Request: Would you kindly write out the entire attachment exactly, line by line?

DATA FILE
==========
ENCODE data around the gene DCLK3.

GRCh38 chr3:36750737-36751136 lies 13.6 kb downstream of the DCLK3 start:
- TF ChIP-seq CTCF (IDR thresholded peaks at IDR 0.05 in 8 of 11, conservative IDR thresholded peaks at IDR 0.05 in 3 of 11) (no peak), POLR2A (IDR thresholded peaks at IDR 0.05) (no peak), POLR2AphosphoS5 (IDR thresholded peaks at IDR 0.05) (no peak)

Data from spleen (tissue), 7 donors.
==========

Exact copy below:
ENCODE data around the gene DCLK3.

GRCh38 chr3:36750737-36751136 lies 13.6 kb downstream of the DCLK3 start:
- TF ChIP-seq CTCF (IDR thresholded peaks at IDR 0.05 in 8 of 11, conservative IDR thresholded peaks at IDR 0.05 in 3 of 11) (no peak), POLR2A (IDR thresholded peaks at IDR 0.05) (no peak), POLR2AphosphoS5 (IDR thresholded peaks at IDR 0.05) (no peak)

Data from spleen (tissue), 7 donors.